Marketing doesn’t work when you throw money at the wall trying to convince everyone to invest in your products and services.

Marketing works, and spectacularly so, when you find the most effective way of making your audience feel something.

Make them want to do something, because it makes them feel good. It makes them feel as though they belong and makes them trust you.

Remember, without making their product different in any way, for the first time in a decade, Coke sales increased.

They didn’t achieve this using a bigger budget or a new marketing approach.

In fact the secret they used isn’t unique to a business of their size.

It’s something you can use to improve your sales and create a meaningful relationship between your business and your customers.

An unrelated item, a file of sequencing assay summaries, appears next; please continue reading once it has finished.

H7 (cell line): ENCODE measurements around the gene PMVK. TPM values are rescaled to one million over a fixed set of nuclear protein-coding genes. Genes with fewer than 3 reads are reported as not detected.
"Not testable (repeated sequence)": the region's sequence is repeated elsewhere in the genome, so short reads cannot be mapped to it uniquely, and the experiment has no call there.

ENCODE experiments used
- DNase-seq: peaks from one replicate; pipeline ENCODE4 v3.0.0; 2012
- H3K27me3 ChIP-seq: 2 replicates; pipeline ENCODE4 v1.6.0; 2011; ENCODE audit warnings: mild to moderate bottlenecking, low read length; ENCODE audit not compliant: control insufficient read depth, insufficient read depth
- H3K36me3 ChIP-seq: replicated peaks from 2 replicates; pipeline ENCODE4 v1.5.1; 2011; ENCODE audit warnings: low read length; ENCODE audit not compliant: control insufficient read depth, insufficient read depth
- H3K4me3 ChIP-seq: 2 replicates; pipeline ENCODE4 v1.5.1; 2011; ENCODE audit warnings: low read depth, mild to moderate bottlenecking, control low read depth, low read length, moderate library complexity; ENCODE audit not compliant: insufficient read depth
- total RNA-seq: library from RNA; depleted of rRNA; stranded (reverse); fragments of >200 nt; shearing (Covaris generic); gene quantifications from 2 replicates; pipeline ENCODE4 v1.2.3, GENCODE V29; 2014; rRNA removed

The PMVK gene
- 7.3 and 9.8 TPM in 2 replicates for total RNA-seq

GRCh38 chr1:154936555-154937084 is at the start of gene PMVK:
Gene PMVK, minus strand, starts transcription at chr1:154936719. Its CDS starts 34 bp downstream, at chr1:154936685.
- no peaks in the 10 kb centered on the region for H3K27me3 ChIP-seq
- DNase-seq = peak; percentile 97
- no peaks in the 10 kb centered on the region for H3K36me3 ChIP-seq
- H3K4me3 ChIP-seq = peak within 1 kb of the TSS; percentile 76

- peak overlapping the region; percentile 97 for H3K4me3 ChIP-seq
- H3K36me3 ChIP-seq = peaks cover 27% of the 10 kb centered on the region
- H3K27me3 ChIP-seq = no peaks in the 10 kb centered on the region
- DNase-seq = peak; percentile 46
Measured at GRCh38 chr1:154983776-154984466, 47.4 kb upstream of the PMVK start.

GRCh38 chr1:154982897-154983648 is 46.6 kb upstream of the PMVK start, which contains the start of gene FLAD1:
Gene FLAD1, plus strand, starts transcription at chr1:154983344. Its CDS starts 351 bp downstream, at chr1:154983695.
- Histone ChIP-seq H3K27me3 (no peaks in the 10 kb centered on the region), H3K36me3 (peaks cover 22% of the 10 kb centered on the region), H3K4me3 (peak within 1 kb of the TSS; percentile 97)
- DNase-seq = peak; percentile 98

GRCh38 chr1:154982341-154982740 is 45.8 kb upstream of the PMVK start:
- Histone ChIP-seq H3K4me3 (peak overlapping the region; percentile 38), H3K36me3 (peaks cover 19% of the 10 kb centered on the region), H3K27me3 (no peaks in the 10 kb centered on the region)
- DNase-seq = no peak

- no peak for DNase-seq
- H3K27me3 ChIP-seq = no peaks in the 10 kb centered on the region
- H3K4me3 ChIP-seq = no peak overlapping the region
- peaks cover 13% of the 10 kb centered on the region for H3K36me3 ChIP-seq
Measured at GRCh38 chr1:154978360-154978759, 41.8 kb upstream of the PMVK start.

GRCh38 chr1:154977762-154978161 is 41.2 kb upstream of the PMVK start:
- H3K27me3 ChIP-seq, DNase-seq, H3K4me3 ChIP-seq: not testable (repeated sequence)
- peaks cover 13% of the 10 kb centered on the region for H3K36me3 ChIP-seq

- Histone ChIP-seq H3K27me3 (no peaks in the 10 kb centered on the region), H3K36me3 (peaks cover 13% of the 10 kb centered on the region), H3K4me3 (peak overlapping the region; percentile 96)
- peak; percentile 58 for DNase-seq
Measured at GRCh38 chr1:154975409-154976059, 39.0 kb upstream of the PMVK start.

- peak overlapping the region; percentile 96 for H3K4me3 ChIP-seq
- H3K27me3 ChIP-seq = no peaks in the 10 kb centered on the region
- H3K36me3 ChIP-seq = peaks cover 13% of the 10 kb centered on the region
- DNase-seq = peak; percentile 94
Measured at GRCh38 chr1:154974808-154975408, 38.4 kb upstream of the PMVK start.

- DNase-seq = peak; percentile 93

People are subjected to hundreds, if not thousands of ads each day.

To stand out from the crowd your marketing message must cut through the noise by making your audience feel something.

  • A sense of belonging.
  • Happiness.
  • Aligned values.
  • Trust.
  • Fear of missing out.

To paraphrase an expression made famous by Simon Sinek, people don’t buy what you sell. They buy how it makes them feel.

Sell the way your product makes someone feel, not just what it does, and you’ll have the secret to success on your side.

Ready to take your marketing to the next level? Read about the secrets of upselling here to turn your current customers into converts who find your products and services irresistible.